One of the first things I worried about when we first began to whisper "autism" was the idea that my genetics are largely responsible for any (and all) of Scooter's problems. In my research into hypothetical causes of autism, the role of genetics comes up repeatedly. And I can mostly discount several of the other theories. Scooter had mercury-free vaccinations. He has had one flu shot that might have had some thimerosal--but that wasn't until after some of the signs that we can pick out in retrospect. I would even dismiss the recent theory that a vitamin D deficiency during pregnancy can be tied to an increase in autism. But I have not been a consistent user of sunscreen and definitely wasn't during my pregnancy with Scooter. (I do generally use sunscreen now, but a lower SPF for days I won't be out much and I frequently don't put it on my legs so that I can get some vitamin D when I walk around.)
In the meantime, a funny thing has happened; somewhere along the way, I have come to embrace the genetic link. Let me try to articulate.
I think that a conversation I had with one of my aunts was particularly instrumental in helping me reach this point. After reading our family blog, she called to see how we were holding up and asked me during the conversation, "What does this mean in practical terms?" I told her about the therapies he's doing and how they should help him. We talked about what is "wrong" with Scooter in terms of day-to-day functioning. I said something like, "He comes at information differently than most other kids; he just thinks differently." And then we talked about how so many members of our family are "different." And it's true that so many of us don't quite fit in; we are incredibly intelligent on the whole, but somewhat eccentric and kooky. (And that's not even the mathematician side of the family.) Then I said, "But the fact of the matter is that I like the way my brain works. I like that I don't necessarily see things the same way as other people. I wouldn't want to be 'normal,' whatever that is."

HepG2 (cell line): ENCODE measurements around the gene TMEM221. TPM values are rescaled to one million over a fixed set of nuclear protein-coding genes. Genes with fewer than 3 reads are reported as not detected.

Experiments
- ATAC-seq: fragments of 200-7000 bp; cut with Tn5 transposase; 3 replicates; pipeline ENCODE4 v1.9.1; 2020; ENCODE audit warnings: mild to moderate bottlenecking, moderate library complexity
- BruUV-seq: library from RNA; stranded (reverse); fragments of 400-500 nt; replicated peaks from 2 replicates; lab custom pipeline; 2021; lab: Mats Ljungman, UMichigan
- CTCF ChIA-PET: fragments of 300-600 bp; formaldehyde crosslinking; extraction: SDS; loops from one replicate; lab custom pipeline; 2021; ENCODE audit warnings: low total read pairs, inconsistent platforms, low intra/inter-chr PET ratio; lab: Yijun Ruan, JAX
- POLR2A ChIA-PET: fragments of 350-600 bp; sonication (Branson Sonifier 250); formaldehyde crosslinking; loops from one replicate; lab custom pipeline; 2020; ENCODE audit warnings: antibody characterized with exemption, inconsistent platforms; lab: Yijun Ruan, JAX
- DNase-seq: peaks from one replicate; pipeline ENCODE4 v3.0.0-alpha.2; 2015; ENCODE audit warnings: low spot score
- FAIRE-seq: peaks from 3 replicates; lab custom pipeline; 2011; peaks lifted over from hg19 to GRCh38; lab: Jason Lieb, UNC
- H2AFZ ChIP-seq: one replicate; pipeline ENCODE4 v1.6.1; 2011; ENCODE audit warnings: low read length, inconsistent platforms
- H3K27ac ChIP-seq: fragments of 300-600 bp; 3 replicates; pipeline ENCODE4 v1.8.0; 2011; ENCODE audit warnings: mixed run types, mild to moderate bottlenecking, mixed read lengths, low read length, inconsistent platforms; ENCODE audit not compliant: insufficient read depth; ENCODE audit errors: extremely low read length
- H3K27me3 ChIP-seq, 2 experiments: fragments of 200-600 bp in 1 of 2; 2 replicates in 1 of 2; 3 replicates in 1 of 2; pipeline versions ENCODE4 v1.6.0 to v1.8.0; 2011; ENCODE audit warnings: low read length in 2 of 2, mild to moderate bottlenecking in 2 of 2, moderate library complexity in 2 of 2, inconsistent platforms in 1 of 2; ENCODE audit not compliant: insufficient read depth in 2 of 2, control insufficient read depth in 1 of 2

I almost certainly have some level of autism, most likely Asperger's. I always felt different than the other kids, knew somehow that my perspective didn't match that of my peers. Some of the social aspects of school were hell on me, and I overcame them primarily by observing and then changing my behaviors. I am OK socially now, having learned how to compensate for my deficits to the point that I don't always have to give it conscious thought.
I don't want Scooter to feel the same sense of isolation and somehow being wrong. And so the upcoming evaluation and likely diagnosis become an opportunity. An opportunity to pinpoint Scooter's strengths and weaknesses, an opportunity to discuss with professionals how we can help him play up the former and bolster the latter, an opportunity to help him recognize his unique perspective and take pride in it.
I am not naive. I don't think this is the end of the rough times or that everything will be magically resolved. But I do know that I turned out OK without any specific intervention and that Scooter has started therapy relatively early and that Trillian and I are ready to do whatever else he needs.
And in the meantime, I can't bring myself to worry too much about the little boy who sneaks the spatula from the chocolate cake he's making with Grandma and loves jumping on the bed and tells me about playing in the sandbox with his construction toys.